3. Reduce their labeling effort from labeling millions of reports to labeling 20K sentences. 

That's a 100X reduction in workload

First, a sentence boundary detection algorithm was applied to the 2.1M reports, yielding a pool of 827k unique sentences… it was possible to fully cover 826k reports using just the 20k most prevalent positive sentences

The number of reports (y) that were fully covered by the top (x) most common sentences.
The number of reports (y) that were fully covered by the top (x) most common sentences.

That is, having realized that they only cared about the meaning of positive sentences they realized they could strip away neutrals and negatives. At that point, the number of things to label become the number of positive sentences (within the 20k) in the corpus, which was comparatively small. "

Embrace the Noise

This section holds true for training data but does not apply to evaluation data.

You may have noticed that the methodologies described above will work "most of the time" but will have the occasional error. Perhaps the most important and yet subtle points of the paper are that it's better to have a tremendous but noisy training set rather than a large and perfect one. 

The TextRay team was able to use the 20K labeled sentences to assign labels to images. If a report contained sentence X and sentence Y, then the image was labeled with X and Y. 

When all positive sentences in a report came from the 20K labeled ones, they called it fully covered.  Some reports were only partially covered, that is, they contained sentences that were outside of the 20K but were also not negative or neutral sentences.

Using these exampled added a few hundred thousand images to the training set but [ Using these reports introduces] risk that some of them also mention abnormalities that would be mislabeled as negatives. … Additionally, many radiologists will omit mention of normal structures in favor of brevity, thereby implying a negative label … this omission bias introduces noise into the labeling process.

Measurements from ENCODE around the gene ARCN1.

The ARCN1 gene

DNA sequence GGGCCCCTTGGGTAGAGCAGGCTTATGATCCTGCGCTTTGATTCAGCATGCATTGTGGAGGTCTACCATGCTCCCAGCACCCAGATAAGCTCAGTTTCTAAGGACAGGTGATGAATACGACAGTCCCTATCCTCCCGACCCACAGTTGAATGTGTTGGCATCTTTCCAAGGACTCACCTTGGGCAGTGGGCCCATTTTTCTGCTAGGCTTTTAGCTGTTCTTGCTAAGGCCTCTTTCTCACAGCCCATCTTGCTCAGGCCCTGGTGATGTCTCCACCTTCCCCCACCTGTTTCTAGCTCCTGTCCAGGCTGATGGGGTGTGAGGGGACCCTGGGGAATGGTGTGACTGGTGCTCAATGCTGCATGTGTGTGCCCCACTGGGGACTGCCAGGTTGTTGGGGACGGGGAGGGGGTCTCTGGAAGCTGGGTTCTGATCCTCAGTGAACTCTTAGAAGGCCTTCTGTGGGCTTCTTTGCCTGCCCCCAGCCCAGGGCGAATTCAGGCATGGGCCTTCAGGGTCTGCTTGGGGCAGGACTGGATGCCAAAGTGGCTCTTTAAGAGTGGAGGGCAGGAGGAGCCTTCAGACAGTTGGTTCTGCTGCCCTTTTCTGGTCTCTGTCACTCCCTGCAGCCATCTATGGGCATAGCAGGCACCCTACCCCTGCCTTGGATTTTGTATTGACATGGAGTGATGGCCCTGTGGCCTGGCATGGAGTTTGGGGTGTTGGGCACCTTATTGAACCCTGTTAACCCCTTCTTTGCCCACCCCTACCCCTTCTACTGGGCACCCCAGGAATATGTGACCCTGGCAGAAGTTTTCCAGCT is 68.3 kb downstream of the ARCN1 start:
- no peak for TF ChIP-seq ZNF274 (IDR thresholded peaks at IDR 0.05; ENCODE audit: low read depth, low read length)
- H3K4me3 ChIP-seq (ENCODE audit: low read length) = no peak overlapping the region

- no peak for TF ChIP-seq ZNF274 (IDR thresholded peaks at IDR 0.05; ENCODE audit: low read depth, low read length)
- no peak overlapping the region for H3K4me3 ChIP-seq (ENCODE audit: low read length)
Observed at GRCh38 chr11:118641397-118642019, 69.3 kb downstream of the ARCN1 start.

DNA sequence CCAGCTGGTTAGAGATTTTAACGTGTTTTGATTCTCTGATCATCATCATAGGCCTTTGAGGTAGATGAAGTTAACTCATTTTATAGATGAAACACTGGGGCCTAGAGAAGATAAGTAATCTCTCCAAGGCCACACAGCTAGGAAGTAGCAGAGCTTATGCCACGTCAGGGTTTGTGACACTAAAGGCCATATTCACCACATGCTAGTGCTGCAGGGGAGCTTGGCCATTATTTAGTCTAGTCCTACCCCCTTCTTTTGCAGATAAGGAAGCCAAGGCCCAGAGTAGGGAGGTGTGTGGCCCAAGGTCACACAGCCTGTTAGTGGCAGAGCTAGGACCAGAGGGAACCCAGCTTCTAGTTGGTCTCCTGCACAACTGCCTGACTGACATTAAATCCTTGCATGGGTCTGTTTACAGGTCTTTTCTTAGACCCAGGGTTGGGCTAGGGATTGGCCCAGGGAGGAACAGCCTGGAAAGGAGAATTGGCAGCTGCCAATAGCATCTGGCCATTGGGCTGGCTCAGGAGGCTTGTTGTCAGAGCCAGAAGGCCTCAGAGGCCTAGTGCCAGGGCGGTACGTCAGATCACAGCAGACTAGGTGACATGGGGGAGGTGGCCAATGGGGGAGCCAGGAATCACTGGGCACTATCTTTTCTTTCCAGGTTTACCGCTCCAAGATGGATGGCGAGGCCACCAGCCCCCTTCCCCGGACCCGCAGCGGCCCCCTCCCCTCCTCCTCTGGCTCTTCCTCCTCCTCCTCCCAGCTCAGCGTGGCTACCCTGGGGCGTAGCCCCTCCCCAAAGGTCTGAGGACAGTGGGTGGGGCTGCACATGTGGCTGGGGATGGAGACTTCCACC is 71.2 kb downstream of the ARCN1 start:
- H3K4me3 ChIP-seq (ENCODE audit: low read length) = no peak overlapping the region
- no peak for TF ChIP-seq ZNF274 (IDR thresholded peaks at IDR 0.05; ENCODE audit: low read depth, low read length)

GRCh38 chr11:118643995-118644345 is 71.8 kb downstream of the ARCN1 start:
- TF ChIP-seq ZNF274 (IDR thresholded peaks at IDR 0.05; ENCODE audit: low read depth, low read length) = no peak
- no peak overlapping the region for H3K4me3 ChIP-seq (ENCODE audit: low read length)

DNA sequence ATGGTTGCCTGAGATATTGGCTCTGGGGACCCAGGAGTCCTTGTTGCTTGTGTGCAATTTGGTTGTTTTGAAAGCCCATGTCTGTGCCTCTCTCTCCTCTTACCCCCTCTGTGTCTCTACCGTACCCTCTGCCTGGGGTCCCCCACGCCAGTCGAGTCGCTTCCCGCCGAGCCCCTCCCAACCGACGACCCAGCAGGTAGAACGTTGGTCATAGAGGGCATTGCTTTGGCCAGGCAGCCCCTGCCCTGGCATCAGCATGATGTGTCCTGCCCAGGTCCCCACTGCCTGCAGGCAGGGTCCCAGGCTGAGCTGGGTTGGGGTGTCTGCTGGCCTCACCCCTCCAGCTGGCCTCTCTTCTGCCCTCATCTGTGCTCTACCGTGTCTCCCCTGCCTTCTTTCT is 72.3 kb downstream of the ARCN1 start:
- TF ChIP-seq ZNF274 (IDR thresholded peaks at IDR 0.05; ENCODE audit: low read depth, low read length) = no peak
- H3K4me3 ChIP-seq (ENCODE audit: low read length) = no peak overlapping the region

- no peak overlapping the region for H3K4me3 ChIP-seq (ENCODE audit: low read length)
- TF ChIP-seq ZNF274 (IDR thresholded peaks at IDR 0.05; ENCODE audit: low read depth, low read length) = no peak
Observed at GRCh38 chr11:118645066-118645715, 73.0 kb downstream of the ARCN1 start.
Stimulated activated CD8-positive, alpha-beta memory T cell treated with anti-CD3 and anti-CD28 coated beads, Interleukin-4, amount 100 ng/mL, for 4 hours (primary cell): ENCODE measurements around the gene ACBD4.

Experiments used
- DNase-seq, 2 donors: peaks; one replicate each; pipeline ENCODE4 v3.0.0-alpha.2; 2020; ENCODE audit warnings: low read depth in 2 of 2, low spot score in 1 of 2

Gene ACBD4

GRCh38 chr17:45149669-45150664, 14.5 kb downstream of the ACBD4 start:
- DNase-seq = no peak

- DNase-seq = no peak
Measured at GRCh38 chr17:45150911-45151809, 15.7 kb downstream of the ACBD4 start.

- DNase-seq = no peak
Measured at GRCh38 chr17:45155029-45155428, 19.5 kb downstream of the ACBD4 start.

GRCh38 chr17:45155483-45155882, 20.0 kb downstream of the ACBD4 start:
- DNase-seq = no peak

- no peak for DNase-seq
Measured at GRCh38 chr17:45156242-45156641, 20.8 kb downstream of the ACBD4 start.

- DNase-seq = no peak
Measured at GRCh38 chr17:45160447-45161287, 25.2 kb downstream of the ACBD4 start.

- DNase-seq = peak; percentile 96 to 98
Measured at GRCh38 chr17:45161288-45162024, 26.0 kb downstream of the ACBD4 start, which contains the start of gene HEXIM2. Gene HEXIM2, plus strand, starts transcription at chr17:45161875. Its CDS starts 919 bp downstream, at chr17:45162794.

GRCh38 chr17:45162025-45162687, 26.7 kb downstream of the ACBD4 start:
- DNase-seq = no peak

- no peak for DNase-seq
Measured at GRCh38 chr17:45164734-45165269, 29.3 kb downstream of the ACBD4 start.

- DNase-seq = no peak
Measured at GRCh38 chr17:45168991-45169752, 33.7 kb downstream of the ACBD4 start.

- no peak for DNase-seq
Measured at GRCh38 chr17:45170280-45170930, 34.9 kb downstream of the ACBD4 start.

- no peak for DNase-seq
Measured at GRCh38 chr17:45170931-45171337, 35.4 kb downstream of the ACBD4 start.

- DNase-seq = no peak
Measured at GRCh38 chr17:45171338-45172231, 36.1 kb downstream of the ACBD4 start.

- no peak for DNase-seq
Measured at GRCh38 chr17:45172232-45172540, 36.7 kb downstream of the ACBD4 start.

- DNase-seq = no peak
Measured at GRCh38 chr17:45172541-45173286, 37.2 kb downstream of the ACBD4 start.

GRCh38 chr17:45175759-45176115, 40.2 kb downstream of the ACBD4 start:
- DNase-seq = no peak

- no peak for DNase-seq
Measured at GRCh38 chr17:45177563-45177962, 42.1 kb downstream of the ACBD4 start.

The somewhat surprising result is that a model trained on the noisier partially-covered training set consistently outperformed the model trained on the more accurate fully covered data set, where performance was measured by comparing the model to a group of expert radiologists. 

Summary

We took a look at some of the best practices for labeling data exhibited in the TextRay paper and looked at why organizations sometimes get them wrong. Notably, we saw that

  • Understanding and communicating the risk-reward profile of a labeling project is paramount to getting stakeholder buy-in.
  • Defining a clear purpose for the labels reduces ambiguity
  • Starting with a coarse ontology enables attaining an intimate familiarity of the dataset fast and the emergence of the best ontology for the job
  • If you take the time the find what you don't need to do, you can save a lot of time by not doing it.
  • Empirically, deep neural models can compensate for noisy training data, embrace the noise.

We all improve when we share knowledge.